John Hocevar, Ocean Campaign Director at Greenpeace, agrees.
“The people on this boat represent companies that are responsible for a very large portion of the planet’s plastic footprint, so we have the people here who can really solve the problem of plastic pollution,” he says. “We already have quite a few companies that are focused on end of pipe solutions like recycling and consumer education, but what we need is more people, companies and governments taking responsibility for the production end.”
Hocevar believes we really can’t stop plastic pollution until we stop making so much of it in the first place and says that most companies aren’t even aware of how much plastic they are producing. A starting point for a company is to assess its plastic footprint, and then set targets to reduce it.
But there is some good news. A number of sustainable brands like Procter & Gamble are stepping up their circular economy initiatives to reduce, reuse and recycle plastic and other resources, and many more are taking steps to join the journey.
Dow Chemicals, one of the expedition sponsors of OPLS, recently announced it will help lead a $1 billion global alliance to end plastic waste in the environment.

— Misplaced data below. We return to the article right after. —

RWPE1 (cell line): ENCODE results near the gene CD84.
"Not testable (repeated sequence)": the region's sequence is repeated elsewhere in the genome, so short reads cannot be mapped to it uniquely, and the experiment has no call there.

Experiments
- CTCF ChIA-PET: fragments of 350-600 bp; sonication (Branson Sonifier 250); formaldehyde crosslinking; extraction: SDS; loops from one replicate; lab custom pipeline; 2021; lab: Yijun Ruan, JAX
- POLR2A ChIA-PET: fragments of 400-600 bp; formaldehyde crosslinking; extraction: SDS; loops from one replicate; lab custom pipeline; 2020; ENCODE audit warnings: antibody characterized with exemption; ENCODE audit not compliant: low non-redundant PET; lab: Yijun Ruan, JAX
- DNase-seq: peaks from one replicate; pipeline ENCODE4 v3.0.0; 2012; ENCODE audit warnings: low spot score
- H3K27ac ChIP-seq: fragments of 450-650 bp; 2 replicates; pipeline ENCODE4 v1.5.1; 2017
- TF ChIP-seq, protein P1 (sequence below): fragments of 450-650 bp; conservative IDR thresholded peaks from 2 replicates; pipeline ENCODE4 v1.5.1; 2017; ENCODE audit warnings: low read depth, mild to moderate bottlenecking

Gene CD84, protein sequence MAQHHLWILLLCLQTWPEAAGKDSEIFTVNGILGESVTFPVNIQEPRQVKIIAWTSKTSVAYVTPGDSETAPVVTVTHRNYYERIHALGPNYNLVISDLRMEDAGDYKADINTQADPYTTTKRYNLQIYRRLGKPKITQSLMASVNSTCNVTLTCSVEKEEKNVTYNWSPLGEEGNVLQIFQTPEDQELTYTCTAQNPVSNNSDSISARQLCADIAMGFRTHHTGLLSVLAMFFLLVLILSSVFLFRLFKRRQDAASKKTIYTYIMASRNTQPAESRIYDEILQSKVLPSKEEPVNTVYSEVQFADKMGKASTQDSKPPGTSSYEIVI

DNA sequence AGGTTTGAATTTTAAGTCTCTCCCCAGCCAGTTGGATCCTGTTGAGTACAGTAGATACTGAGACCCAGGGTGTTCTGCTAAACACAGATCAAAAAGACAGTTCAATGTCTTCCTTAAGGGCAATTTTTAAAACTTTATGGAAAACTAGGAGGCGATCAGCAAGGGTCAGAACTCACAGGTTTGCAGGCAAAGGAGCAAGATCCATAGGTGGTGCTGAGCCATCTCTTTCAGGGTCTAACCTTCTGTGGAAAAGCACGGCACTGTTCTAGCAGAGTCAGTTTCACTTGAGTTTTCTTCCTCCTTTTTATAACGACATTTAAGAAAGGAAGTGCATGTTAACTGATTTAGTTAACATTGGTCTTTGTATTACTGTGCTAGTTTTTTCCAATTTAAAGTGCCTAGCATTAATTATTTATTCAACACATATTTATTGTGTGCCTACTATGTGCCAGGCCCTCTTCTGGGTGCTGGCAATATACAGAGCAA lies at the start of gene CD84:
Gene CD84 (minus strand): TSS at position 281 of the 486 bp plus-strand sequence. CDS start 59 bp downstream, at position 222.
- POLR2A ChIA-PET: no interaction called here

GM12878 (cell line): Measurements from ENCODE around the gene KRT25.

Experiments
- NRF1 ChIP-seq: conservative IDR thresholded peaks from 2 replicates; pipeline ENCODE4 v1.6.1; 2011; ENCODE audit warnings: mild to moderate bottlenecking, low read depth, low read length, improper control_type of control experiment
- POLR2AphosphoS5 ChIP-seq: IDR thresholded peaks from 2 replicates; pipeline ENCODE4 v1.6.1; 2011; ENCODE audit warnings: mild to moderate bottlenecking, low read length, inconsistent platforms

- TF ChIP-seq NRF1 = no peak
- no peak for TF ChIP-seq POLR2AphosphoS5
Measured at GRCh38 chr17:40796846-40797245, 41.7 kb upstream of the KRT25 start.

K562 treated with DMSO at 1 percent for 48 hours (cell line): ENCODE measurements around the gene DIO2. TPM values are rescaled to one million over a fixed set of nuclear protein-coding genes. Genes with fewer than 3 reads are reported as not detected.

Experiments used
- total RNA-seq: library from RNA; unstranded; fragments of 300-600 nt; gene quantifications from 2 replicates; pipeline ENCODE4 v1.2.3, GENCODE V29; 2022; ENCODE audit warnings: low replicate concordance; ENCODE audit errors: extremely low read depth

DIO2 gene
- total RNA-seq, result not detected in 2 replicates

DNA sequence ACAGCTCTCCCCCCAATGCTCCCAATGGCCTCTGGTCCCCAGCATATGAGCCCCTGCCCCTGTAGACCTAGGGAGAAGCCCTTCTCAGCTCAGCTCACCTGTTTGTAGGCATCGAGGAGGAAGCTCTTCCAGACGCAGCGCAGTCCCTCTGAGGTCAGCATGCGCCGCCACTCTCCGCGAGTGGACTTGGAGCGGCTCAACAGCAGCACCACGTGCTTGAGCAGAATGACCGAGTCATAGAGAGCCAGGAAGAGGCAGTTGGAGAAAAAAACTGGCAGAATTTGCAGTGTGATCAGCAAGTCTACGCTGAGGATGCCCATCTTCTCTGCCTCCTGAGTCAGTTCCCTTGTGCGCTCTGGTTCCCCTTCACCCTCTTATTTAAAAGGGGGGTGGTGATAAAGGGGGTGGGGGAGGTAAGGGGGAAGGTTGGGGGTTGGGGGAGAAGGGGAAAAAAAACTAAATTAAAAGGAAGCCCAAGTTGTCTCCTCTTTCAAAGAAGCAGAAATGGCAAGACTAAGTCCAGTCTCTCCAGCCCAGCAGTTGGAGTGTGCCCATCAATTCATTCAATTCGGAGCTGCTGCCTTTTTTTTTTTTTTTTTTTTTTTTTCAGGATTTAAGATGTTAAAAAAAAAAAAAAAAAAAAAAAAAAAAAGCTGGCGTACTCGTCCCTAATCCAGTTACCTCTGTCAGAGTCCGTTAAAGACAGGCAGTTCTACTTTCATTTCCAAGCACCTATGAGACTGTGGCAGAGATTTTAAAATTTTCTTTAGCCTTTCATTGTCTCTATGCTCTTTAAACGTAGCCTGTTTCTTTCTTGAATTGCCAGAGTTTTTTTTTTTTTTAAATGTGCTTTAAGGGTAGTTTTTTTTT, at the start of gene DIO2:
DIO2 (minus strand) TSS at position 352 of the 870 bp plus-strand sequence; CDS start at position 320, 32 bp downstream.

Jim Sullivan, who leads SAP’s global sustainability innovation accelerator and helped organize the expedition, noted that in order to solve a global crisis such as this, we need open, occasionally uncomfortable, dialog with a diverse set of stakeholders. We also need a multi-industry systems approach which can identify trade-offs with other global challenges such as climate change to avoid unintended consequences. And we need common metrics to prioritize the most consequential activities and track progress towards aspirations such as zero plastic waste in nature by 2030.
Conserving versus consuming
But there is no one single solution or company that can solve this issue. Partnerships and scaled solutions like the Ocean Plastics Leadership Summit are a crucial part of the future we need to invent.
As a first step, perhaps it’s worth harking back to “the original conflict of interest between Indigenous people and Industrial people which is stewardship of the earth, water, fire and air.” According to Patricia Anne Davis, Navajo Wisdom Keeper, that ownership conflict is still on-going today.
Indigenous people were stewards of these elements since the beginning of humanity while Industrial people trashed the planet within just one or two centuries. This disconnect is no longer sustainable and must be stopped in the interest of every human on the planet today.